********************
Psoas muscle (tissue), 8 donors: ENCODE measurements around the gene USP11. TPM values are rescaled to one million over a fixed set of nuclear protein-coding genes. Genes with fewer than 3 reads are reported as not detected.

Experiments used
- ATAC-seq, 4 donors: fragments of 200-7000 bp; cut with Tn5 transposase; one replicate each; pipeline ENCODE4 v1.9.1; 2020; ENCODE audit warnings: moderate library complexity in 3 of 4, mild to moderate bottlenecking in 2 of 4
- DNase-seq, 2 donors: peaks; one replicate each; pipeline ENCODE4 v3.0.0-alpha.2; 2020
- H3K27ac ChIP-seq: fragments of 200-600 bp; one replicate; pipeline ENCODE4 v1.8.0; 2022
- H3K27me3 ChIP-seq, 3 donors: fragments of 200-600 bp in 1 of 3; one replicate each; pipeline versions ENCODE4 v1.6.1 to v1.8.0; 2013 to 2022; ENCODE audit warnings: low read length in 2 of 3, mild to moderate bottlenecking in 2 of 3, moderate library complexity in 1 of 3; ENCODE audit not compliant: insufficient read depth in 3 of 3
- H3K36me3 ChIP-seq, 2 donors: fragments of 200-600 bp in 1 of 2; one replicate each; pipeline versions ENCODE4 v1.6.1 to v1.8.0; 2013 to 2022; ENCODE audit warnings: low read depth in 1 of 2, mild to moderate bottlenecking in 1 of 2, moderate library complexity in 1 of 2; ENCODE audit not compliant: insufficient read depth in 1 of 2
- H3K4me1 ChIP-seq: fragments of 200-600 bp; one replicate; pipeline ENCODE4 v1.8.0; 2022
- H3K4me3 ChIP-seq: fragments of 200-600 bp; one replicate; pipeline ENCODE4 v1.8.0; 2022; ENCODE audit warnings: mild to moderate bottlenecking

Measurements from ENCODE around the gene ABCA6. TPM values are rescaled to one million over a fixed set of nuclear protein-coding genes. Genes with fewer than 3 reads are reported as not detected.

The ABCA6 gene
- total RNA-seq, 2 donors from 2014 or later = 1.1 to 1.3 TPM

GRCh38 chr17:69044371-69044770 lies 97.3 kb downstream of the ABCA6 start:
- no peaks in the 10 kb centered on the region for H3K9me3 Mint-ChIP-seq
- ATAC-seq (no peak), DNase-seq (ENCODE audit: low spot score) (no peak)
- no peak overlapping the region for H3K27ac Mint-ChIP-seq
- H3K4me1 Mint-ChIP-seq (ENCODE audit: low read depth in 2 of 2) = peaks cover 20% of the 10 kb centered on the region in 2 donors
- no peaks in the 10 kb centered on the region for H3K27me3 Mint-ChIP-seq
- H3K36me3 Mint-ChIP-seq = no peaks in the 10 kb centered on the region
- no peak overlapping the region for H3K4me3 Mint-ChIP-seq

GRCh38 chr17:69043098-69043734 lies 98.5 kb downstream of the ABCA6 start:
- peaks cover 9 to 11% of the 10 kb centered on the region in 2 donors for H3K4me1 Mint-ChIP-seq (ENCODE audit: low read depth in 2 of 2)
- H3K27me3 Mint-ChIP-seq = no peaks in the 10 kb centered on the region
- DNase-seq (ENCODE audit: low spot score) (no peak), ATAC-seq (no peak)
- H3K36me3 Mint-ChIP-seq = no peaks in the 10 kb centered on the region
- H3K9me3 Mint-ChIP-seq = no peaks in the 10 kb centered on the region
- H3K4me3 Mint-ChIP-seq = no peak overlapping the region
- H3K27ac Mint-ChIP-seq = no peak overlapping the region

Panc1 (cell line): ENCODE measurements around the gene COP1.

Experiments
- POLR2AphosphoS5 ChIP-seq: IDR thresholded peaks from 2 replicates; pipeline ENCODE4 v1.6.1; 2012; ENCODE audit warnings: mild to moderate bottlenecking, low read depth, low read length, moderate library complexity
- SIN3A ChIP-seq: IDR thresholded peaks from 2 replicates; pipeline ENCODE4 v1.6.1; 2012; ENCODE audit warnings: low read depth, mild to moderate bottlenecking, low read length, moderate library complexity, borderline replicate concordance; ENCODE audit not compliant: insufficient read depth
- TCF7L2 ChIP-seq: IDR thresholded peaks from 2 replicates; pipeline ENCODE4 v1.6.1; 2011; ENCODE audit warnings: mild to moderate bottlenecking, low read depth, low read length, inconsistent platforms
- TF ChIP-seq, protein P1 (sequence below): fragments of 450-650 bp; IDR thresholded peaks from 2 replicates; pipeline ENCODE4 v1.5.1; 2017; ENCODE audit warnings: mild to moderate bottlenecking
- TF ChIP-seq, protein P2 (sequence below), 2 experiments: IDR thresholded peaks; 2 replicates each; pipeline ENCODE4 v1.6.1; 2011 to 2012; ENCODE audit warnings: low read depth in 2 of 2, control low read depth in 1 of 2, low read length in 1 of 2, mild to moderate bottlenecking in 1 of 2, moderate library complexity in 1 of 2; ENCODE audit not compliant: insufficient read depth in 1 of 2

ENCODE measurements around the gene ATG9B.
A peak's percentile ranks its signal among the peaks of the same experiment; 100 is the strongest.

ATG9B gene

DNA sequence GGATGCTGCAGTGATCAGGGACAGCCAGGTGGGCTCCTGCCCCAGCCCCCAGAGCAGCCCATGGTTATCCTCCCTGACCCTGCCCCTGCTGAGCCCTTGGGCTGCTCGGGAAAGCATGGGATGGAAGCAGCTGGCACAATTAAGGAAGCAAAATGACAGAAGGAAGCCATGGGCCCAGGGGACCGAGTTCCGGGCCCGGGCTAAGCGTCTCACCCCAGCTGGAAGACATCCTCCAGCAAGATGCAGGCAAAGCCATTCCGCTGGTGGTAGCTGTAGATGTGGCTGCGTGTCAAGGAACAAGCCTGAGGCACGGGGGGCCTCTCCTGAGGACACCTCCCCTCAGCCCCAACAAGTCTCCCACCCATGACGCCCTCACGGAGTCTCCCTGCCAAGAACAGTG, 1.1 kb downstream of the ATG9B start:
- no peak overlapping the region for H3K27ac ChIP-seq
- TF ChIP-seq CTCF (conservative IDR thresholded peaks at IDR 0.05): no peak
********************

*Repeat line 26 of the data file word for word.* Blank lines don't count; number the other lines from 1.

- H3K9me3 Mint-ChIP-seq = no peaks in the 10 kb centered on the region